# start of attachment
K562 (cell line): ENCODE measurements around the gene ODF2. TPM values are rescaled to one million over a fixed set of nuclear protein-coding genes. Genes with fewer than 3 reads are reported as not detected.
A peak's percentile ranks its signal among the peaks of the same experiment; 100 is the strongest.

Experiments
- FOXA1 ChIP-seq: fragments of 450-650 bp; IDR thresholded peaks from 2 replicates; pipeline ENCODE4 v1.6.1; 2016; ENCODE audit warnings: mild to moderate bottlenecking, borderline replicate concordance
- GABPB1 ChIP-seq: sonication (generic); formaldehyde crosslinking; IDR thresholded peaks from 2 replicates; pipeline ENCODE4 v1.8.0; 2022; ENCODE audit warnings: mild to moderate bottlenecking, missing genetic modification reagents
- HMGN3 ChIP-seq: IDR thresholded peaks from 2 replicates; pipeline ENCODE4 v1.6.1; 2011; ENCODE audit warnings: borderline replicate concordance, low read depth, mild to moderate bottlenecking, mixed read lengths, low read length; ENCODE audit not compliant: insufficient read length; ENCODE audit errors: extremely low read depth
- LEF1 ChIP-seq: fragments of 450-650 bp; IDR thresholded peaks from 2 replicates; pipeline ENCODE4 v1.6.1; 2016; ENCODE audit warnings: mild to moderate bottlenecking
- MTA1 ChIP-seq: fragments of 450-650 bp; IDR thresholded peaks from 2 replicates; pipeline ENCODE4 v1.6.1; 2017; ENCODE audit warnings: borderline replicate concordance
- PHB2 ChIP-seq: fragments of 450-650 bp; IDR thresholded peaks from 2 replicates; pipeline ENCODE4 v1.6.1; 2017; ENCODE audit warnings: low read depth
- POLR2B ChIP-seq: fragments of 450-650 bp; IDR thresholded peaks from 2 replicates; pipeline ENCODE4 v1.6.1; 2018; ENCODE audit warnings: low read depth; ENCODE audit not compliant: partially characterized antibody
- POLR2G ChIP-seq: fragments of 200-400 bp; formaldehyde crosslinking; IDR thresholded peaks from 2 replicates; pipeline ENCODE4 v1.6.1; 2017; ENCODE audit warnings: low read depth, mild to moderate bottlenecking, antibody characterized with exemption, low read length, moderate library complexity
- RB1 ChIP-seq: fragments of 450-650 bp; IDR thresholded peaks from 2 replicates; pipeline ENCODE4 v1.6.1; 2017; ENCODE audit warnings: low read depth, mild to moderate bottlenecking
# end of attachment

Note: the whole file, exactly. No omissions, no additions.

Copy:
K562 (cell line): ENCODE measurements around the gene ODF2. TPM values are rescaled to one million over a fixed set of nuclear protein-coding genes. Genes with fewer than 3 reads are reported as not detected.
A peak's percentile ranks its signal among the peaks of the same experiment; 100 is the strongest.

Experiments
- FOXA1 ChIP-seq: fragments of 450-650 bp; IDR thresholded peaks from 2 replicates; pipeline ENCODE4 v1.6.1; 2016; ENCODE audit warnings: mild to moderate bottlenecking, borderline replicate concordance
- GABPB1 ChIP-seq: sonication (generic); formaldehyde crosslinking; IDR thresholded peaks from 2 replicates; pipeline ENCODE4 v1.8.0; 2022; ENCODE audit warnings: mild to moderate bottlenecking, missing genetic modification reagents
- HMGN3 ChIP-seq: IDR thresholded peaks from 2 replicates; pipeline ENCODE4 v1.6.1; 2011; ENCODE audit warnings: borderline replicate concordance, low read depth, mild to moderate bottlenecking, mixed read lengths, low read length; ENCODE audit not compliant: insufficient read length; ENCODE audit errors: extremely low read depth
- LEF1 ChIP-seq: fragments of 450-650 bp; IDR thresholded peaks from 2 replicates; pipeline ENCODE4 v1.6.1; 2016; ENCODE audit warnings: mild to moderate bottlenecking
- MTA1 ChIP-seq: fragments of 450-650 bp; IDR thresholded peaks from 2 replicates; pipeline ENCODE4 v1.6.1; 2017; ENCODE audit warnings: borderline replicate concordance
- PHB2 ChIP-seq: fragments of 450-650 bp; IDR thresholded peaks from 2 replicates; pipeline ENCODE4 v1.6.1; 2017; ENCODE audit warnings: low read depth
- POLR2B ChIP-seq: fragments of 450-650 bp; IDR thresholded peaks from 2 replicates; pipeline ENCODE4 v1.6.1; 2018; ENCODE audit warnings: low read depth; ENCODE audit not compliant: partially characterized antibody
- POLR2G ChIP-seq: fragments of 200-400 bp; formaldehyde crosslinking; IDR thresholded peaks from 2 replicates; pipeline ENCODE4 v1.6.1; 2017; ENCODE audit warnings: low read depth, mild to moderate bottlenecking, antibody characterized with exemption, low read length, moderate library complexity
- RB1 ChIP-seq: fragments of 450-650 bp; IDR thresholded peaks from 2 replicates; pipeline ENCODE4 v1.6.1; 2017; ENCODE audit warnings: low read depth, mild to moderate bottlenecking